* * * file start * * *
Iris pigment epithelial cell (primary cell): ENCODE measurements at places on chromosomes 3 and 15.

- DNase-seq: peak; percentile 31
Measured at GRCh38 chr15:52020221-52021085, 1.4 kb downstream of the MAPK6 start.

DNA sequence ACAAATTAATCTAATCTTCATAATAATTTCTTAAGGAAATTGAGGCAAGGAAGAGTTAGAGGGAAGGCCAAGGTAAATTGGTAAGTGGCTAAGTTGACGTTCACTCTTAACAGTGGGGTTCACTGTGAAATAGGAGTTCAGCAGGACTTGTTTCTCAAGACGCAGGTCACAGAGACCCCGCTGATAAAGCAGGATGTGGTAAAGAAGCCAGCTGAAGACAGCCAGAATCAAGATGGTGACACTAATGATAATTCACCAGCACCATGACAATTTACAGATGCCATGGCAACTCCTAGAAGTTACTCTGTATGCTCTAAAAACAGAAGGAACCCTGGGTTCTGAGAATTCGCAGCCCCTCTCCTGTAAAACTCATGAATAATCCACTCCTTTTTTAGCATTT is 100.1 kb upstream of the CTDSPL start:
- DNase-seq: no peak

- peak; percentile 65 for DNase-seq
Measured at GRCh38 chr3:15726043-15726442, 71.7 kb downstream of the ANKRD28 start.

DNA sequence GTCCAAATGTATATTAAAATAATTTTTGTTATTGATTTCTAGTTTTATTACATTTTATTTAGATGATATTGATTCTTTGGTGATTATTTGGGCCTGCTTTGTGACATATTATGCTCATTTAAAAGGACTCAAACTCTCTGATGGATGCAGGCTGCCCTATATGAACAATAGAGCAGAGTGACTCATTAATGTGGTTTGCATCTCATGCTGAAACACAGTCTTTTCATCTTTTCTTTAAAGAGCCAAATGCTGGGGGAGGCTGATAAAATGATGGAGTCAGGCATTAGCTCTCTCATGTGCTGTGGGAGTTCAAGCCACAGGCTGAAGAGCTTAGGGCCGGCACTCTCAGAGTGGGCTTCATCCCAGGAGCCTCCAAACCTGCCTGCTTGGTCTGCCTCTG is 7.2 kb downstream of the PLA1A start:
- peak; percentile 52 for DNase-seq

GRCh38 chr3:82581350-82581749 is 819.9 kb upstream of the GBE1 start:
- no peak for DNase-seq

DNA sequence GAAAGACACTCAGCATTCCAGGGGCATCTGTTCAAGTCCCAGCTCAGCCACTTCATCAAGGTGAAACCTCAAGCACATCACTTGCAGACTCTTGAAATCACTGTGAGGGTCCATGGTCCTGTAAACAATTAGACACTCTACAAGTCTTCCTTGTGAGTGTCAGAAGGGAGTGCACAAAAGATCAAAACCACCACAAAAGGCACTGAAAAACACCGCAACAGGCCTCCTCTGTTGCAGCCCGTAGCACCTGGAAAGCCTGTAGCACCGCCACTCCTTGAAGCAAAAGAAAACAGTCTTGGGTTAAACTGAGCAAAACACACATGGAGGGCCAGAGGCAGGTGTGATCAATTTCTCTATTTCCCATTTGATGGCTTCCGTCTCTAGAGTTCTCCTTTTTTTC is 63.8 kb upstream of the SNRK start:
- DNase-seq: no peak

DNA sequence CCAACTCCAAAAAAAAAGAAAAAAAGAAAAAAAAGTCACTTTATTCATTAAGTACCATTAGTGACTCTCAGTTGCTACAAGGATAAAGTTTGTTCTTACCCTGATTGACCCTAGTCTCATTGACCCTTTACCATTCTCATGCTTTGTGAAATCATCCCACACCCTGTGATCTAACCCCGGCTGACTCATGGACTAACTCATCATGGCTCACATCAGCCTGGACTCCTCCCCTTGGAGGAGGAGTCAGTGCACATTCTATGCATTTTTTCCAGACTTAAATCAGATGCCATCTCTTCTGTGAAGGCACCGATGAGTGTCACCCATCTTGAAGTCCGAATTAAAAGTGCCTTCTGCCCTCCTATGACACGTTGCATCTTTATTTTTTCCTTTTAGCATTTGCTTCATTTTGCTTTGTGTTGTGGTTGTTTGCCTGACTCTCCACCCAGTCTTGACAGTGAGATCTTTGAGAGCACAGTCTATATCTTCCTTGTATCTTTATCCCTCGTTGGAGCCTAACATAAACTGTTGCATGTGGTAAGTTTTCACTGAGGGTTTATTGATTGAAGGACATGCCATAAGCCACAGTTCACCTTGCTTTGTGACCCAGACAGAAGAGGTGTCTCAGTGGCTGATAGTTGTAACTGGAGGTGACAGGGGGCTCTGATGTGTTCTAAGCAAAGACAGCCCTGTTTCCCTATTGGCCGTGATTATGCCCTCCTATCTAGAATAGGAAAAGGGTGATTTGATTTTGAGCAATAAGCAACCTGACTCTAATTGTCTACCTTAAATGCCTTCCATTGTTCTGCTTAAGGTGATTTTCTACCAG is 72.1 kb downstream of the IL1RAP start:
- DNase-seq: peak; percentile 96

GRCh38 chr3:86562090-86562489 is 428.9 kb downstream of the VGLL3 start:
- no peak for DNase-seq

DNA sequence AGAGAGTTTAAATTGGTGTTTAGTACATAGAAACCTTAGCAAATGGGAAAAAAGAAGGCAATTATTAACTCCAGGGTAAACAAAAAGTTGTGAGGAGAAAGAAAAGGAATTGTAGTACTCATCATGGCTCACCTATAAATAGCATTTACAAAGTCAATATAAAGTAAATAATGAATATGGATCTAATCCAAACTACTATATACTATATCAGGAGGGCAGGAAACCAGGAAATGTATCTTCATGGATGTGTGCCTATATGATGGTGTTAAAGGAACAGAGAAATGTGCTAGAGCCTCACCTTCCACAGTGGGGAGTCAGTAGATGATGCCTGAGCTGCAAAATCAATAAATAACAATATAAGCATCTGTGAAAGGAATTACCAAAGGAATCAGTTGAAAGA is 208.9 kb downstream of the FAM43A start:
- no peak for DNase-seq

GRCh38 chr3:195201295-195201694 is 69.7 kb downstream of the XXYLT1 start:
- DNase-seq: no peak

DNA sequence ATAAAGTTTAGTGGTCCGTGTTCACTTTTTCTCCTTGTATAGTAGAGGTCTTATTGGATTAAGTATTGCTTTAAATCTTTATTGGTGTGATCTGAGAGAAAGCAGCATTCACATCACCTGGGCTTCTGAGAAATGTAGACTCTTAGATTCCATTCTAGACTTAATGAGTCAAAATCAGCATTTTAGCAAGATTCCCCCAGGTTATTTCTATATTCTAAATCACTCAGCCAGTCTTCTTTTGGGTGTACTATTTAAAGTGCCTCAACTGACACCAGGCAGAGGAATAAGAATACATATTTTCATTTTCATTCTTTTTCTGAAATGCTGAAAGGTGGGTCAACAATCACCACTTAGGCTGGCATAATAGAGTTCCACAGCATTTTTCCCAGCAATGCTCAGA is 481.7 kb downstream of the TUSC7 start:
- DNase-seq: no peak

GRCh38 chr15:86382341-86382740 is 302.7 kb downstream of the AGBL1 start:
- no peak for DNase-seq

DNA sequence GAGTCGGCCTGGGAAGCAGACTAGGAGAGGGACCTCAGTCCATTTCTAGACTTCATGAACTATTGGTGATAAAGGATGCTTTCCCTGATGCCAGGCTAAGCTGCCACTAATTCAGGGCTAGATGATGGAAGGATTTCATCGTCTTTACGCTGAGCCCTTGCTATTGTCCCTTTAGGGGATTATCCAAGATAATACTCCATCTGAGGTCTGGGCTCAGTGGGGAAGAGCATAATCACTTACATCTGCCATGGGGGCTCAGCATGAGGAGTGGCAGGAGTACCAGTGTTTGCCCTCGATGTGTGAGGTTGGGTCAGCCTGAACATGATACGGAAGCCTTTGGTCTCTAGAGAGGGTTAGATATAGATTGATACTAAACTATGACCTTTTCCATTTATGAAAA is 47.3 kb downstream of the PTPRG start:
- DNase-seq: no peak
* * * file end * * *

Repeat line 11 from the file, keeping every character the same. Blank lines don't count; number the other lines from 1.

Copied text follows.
- no peak for DNase-seq